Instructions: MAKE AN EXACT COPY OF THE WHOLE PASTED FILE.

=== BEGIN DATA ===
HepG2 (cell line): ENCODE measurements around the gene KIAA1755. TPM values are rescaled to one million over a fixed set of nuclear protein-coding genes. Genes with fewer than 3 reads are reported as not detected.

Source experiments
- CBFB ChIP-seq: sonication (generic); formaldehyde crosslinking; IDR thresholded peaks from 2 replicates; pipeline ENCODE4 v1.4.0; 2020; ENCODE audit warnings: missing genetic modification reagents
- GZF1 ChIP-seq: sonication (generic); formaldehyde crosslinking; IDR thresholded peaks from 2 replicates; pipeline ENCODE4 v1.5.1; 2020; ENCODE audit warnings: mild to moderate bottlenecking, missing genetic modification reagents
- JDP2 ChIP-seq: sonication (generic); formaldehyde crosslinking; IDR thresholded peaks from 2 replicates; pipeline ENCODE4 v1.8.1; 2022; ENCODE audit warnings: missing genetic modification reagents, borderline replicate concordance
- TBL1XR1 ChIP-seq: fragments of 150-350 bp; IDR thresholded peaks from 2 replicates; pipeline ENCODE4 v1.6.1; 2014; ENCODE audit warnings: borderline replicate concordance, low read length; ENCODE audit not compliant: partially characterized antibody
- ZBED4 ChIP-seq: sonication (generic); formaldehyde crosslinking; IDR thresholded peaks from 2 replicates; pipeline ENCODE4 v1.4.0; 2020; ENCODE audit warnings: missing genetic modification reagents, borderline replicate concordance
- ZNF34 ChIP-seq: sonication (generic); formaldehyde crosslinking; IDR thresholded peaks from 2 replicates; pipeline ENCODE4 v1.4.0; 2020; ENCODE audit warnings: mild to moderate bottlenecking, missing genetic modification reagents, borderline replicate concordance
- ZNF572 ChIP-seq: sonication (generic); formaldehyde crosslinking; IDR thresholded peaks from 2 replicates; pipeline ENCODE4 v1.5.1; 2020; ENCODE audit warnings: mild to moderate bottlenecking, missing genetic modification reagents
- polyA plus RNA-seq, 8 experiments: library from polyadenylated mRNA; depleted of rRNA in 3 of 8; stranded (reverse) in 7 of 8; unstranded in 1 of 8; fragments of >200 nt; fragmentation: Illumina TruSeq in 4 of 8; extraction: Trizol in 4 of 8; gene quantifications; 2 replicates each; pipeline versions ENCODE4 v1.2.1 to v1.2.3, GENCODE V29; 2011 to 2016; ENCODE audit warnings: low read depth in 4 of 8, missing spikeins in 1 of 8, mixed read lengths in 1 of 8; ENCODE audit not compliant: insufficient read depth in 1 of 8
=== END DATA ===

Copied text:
HepG2 (cell line): ENCODE measurements around the gene KIAA1755. TPM values are rescaled to one million over a fixed set of nuclear protein-coding genes. Genes with fewer than 3 reads are reported as not detected.

Source experiments
- CBFB ChIP-seq: sonication (generic); formaldehyde crosslinking; IDR thresholded peaks from 2 replicates; pipeline ENCODE4 v1.4.0; 2020; ENCODE audit warnings: missing genetic modification reagents
- GZF1 ChIP-seq: sonication (generic); formaldehyde crosslinking; IDR thresholded peaks from 2 replicates; pipeline ENCODE4 v1.5.1; 2020; ENCODE audit warnings: mild to moderate bottlenecking, missing genetic modification reagents
- JDP2 ChIP-seq: sonication (generic); formaldehyde crosslinking; IDR thresholded peaks from 2 replicates; pipeline ENCODE4 v1.8.1; 2022; ENCODE audit warnings: missing genetic modification reagents, borderline replicate concordance
- TBL1XR1 ChIP-seq: fragments of 150-350 bp; IDR thresholded peaks from 2 replicates; pipeline ENCODE4 v1.6.1; 2014; ENCODE audit warnings: borderline replicate concordance, low read length; ENCODE audit not compliant: partially characterized antibody
- ZBED4 ChIP-seq: sonication (generic); formaldehyde crosslinking; IDR thresholded peaks from 2 replicates; pipeline ENCODE4 v1.4.0; 2020; ENCODE audit warnings: missing genetic modification reagents, borderline replicate concordance
- ZNF34 ChIP-seq: sonication (generic); formaldehyde crosslinking; IDR thresholded peaks from 2 replicates; pipeline ENCODE4 v1.4.0; 2020; ENCODE audit warnings: mild to moderate bottlenecking, missing genetic modification reagents, borderline replicate concordance
- ZNF572 ChIP-seq: sonication (generic); formaldehyde crosslinking; IDR thresholded peaks from 2 replicates; pipeline ENCODE4 v1.5.1; 2020; ENCODE audit warnings: mild to moderate bottlenecking, missing genetic modification reagents
- polyA plus RNA-seq, 8 experiments: library from polyadenylated mRNA; depleted of rRNA in 3 of 8; stranded (reverse) in 7 of 8; unstranded in 1 of 8; fragments of >200 nt; fragmentation: Illumina TruSeq in 4 of 8; extraction: Trizol in 4 of 8; gene quantifications; 2 replicates each; pipeline versions ENCODE4 v1.2.1 to v1.2.3, GENCODE V29; 2011 to 2016; ENCODE audit warnings: low read depth in 4 of 8, missing spikeins in 1 of 8, mixed read lengths in 1 of 8; ENCODE audit not compliant: insufficient read depth in 1 of 8